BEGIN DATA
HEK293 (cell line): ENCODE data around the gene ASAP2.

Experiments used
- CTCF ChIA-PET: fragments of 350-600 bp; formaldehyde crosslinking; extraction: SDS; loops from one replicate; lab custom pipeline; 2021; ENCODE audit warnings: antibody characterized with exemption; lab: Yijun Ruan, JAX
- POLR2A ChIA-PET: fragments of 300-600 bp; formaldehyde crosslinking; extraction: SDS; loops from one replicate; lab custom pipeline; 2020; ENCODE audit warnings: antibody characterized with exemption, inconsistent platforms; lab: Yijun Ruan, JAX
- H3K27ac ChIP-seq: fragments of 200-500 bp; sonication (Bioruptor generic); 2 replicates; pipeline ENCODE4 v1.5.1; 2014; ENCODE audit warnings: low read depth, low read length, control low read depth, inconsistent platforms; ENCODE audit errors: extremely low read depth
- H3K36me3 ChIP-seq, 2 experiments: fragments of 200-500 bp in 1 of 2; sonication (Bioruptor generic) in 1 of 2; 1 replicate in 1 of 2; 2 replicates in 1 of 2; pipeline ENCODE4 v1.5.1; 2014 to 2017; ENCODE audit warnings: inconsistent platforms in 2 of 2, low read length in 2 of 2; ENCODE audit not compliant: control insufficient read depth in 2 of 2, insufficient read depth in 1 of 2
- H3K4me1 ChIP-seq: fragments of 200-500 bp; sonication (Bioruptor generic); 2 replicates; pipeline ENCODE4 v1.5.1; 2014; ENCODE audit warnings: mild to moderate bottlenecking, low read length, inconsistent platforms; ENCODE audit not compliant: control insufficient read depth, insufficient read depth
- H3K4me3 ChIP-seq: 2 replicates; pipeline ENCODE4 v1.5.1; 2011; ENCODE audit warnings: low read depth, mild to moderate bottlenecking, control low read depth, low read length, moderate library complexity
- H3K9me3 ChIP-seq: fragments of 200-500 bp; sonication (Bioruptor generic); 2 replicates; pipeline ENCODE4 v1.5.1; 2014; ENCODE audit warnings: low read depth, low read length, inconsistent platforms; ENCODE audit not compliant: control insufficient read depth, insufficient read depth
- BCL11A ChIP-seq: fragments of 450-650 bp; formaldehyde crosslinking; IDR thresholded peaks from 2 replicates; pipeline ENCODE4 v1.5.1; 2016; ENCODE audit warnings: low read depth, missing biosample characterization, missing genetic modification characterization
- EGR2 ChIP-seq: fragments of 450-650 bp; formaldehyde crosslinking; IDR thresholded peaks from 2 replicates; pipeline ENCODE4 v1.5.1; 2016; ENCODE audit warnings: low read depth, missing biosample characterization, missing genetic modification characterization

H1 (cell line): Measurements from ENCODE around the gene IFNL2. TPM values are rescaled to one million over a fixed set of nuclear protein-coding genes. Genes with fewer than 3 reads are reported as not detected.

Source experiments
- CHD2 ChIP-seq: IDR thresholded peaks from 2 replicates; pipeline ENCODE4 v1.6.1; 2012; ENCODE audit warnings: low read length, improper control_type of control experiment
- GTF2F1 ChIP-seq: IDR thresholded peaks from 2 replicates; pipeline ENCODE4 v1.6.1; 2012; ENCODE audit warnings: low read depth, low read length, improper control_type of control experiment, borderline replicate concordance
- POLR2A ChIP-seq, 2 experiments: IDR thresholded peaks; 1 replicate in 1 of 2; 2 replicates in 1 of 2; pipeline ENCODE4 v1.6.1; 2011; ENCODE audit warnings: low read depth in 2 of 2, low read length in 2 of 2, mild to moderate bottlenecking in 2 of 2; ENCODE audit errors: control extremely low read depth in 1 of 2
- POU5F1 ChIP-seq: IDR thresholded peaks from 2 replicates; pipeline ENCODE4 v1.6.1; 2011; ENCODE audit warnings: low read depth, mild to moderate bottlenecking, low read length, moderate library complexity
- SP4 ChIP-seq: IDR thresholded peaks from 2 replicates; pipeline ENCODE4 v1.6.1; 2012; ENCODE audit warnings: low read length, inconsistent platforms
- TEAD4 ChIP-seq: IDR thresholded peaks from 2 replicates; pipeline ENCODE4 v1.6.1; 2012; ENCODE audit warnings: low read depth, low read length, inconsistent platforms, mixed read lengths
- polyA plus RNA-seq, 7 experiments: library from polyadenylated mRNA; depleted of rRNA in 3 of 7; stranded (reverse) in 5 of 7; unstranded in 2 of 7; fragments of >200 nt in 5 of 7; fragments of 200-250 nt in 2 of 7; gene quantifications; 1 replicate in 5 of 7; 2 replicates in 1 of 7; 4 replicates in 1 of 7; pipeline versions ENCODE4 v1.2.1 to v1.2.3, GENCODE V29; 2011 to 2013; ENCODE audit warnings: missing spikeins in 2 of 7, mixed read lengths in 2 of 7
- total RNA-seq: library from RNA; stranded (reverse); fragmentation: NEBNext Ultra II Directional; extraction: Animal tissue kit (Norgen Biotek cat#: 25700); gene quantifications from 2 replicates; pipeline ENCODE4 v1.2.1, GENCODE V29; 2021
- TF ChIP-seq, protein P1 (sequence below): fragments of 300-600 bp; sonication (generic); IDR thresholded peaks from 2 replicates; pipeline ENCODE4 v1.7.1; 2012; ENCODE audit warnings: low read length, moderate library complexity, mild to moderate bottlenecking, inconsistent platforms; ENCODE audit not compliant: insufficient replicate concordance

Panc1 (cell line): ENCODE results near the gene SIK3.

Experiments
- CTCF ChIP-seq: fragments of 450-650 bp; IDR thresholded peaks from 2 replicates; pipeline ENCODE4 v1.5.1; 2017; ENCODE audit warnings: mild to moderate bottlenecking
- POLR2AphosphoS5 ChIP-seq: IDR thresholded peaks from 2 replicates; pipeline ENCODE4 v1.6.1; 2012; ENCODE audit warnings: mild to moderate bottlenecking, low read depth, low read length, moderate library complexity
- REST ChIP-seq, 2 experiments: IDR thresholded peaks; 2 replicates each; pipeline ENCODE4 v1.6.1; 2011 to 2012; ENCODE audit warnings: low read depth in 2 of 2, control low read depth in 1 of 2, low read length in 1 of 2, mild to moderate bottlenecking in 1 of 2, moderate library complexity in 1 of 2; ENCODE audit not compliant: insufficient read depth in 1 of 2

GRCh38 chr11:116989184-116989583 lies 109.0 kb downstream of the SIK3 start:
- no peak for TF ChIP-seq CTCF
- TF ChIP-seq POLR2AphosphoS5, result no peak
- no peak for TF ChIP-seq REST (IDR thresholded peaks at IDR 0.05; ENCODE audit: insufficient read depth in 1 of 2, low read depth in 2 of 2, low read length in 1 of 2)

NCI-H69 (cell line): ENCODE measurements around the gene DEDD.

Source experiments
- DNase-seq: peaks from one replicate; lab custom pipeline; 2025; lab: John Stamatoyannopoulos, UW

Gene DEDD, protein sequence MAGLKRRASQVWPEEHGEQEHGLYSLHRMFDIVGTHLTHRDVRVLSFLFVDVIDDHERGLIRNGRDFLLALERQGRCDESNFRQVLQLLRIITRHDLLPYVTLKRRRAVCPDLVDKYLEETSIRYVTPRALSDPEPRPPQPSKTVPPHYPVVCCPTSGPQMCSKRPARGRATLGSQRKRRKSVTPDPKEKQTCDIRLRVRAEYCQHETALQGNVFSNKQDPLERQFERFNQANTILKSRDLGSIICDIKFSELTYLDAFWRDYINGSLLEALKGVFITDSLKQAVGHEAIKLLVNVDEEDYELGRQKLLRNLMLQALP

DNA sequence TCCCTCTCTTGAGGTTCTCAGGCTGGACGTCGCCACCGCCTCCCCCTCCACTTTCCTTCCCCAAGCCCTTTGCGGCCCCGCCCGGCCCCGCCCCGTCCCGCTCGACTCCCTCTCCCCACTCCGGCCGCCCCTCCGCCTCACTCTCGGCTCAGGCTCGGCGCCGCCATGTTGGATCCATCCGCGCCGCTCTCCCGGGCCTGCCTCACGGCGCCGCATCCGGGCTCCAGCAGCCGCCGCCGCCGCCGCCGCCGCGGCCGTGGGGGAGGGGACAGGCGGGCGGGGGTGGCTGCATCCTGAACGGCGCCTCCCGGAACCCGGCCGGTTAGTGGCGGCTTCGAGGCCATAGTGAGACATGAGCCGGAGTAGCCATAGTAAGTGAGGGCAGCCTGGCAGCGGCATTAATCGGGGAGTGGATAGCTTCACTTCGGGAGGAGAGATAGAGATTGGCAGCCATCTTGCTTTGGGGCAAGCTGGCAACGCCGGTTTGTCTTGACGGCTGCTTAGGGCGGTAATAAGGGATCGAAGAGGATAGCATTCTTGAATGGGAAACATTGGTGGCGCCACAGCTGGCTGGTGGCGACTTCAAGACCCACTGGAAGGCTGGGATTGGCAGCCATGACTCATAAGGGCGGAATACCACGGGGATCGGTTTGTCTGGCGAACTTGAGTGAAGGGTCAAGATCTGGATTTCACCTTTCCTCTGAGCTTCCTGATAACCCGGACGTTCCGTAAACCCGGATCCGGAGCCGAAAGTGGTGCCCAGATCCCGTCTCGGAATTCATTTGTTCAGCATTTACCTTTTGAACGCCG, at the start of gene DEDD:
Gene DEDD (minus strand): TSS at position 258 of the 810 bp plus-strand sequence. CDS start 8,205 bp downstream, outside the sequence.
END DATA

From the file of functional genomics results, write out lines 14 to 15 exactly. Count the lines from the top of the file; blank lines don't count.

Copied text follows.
- CHD2 ChIP-seq: IDR thresholded peaks from 2 replicates; pipeline ENCODE4 v1.6.1; 2012; ENCODE audit warnings: low read length, improper control_type of control experiment
- GTF2F1 ChIP-seq: IDR thresholded peaks from 2 replicates; pipeline ENCODE4 v1.6.1; 2012; ENCODE audit warnings: low read depth, low read length, improper control_type of control experiment, borderline replicate concordance